The location of your film is vitally important to the tone of genre of your
film. Professional location managers work very hard to make sure that a filming
location is perfect for filming well in advance of filming taking place.
Things you need to consider:
Are you legally allowed to film where you want to film?
Are there any other access restrictions? (Dates, times, permissions etc.)
Is it safe to film here?
Is it physically possible to achieve what you want to achieve at this
Does it suit the genre of the film?
Is it interesting enough?
Will lighting be an issue?
Is it a public thoroughfare?
Is there a lot of road traffic nearby?
Will noise be an issue?
There are a lot of things that could potentially hamper your shoot. Poor
location research is likely to be one of them. Make sure you can answer all of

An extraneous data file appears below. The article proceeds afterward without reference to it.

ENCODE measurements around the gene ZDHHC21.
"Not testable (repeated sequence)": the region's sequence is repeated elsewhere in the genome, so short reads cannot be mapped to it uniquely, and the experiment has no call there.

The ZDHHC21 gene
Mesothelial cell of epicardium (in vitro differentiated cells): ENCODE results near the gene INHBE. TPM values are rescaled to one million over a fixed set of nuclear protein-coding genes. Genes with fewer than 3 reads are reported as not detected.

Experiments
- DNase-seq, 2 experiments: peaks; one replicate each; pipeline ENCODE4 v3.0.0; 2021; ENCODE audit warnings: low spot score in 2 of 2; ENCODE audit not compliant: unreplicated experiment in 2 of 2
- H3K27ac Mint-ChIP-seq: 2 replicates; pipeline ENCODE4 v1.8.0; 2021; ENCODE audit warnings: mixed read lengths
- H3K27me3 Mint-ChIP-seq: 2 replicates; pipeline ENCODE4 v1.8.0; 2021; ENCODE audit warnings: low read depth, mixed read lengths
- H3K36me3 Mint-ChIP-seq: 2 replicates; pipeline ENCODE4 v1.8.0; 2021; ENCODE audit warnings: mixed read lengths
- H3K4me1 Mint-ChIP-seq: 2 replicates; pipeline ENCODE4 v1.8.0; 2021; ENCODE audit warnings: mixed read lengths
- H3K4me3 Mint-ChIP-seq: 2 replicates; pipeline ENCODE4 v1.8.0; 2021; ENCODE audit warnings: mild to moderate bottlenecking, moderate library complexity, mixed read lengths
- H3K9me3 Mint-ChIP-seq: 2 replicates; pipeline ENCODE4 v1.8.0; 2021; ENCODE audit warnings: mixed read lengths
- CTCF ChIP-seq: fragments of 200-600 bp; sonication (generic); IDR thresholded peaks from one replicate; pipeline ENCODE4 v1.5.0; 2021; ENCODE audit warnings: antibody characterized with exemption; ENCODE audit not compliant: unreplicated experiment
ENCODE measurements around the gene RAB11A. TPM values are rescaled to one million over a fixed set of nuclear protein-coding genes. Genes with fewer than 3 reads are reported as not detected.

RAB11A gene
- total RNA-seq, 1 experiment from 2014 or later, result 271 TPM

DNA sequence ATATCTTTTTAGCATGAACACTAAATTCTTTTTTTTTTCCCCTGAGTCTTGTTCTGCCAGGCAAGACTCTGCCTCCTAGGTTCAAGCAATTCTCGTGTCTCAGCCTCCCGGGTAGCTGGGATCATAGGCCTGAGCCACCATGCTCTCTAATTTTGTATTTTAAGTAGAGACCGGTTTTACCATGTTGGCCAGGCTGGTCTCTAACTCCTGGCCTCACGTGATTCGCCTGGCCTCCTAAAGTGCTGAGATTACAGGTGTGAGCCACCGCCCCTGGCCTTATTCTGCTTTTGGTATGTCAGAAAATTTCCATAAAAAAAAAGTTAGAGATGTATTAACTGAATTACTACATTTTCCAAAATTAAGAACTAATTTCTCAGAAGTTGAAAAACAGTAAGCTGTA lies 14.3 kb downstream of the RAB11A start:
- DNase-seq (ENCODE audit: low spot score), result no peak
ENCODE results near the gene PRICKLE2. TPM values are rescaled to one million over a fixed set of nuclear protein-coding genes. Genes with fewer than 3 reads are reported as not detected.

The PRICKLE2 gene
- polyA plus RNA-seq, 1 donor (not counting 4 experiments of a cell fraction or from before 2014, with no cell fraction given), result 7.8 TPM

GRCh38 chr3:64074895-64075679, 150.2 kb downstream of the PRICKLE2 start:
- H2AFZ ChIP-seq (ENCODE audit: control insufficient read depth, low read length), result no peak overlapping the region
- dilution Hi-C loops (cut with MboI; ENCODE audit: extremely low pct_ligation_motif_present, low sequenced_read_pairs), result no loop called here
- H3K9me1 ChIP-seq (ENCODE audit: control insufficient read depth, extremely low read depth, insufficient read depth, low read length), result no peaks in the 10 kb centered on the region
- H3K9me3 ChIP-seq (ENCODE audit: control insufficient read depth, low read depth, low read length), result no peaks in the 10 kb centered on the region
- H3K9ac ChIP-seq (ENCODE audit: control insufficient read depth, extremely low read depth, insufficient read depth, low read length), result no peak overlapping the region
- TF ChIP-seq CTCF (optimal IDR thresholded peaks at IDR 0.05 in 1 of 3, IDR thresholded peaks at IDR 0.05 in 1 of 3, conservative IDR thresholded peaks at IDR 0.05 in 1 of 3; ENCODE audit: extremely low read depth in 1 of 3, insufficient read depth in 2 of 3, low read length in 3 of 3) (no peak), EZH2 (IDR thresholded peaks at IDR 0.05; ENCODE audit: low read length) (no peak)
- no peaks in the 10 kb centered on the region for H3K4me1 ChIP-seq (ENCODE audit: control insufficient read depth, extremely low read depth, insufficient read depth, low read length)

these questions in your post and can provide photographic back up where
Casting is a stressful process for productions companies and for the actors.
You will need to consider the following:
Availability - you are totally dependent on your cast. If they don't show up
you can't film. Make sure that you have contact details and pre-arranged times
and locations booked in. Do not leave anything here to chance.
Screen Testing - In the past AS students have included video screen tests of
their actors reading a few lines of the script. This is generally a good idea
and will give you more to post to your blog about.
Any actor will have a portfolio of "head shots" for your casting
director to peruse. The attached web site explains some of the expected
You might like to add your own head shots to your blog and then describe why
you have made each of your casting decisions. Be prepared to justify your
choices in terms of the following: